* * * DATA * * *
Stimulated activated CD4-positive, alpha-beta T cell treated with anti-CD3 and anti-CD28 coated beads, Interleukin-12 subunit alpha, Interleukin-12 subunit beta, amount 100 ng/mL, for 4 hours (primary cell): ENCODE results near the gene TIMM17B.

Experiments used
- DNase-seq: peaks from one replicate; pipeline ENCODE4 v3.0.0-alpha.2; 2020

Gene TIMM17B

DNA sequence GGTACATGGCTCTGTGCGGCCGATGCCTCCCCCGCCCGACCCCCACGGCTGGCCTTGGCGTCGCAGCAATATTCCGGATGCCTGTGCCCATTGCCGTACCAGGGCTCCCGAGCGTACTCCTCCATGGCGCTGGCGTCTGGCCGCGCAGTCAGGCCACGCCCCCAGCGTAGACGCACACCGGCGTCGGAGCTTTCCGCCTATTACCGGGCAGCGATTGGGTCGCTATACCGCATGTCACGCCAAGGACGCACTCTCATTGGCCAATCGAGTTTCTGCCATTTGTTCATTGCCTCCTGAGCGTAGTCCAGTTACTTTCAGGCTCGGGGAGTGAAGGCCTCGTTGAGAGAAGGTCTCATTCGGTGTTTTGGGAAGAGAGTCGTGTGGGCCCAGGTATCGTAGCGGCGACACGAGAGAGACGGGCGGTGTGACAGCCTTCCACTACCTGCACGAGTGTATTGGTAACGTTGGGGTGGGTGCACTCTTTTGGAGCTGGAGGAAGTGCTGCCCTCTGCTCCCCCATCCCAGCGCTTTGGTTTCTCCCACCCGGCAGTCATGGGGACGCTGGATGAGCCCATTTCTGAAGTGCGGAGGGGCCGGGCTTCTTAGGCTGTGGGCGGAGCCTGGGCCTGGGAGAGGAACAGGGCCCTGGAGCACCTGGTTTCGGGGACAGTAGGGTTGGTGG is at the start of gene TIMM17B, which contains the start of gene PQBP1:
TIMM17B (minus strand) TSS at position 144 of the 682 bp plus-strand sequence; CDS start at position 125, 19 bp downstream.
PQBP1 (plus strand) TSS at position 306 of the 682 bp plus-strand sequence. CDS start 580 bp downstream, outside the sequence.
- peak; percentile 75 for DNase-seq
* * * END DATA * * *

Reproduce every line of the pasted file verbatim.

Stimulated activated CD4-positive, alpha-beta T cell treated with anti-CD3 and anti-CD28 coated beads, Interleukin-12 subunit alpha, Interleukin-12 subunit beta, amount 100 ng/mL, for 4 hours (primary cell): ENCODE results near the gene TIMM17B.

Experiments used
- DNase-seq: peaks from one replicate; pipeline ENCODE4 v3.0.0-alpha.2; 2020

Gene TIMM17B

DNA sequence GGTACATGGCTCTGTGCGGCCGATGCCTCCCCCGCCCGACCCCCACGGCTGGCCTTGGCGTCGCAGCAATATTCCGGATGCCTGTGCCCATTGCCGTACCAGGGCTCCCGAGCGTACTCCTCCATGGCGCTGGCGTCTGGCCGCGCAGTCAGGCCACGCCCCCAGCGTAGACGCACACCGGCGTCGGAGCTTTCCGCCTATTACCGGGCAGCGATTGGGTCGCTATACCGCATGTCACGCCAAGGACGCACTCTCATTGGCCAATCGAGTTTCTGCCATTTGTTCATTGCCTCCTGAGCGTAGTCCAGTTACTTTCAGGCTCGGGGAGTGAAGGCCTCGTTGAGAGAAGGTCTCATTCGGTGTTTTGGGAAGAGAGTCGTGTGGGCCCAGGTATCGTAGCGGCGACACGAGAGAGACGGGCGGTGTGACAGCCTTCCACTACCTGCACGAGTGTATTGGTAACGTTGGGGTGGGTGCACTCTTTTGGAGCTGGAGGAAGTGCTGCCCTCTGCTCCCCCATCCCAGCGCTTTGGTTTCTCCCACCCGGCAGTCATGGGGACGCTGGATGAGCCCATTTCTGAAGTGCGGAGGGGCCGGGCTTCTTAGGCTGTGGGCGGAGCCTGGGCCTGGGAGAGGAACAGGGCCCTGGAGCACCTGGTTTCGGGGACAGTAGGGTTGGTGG is at the start of gene TIMM17B, which contains the start of gene PQBP1:
TIMM17B (minus strand) TSS at position 144 of the 682 bp plus-strand sequence; CDS start at position 125, 19 bp downstream.
PQBP1 (plus strand) TSS at position 306 of the 682 bp plus-strand sequence. CDS start 580 bp downstream, outside the sequence.
- peak; percentile 75 for DNase-seq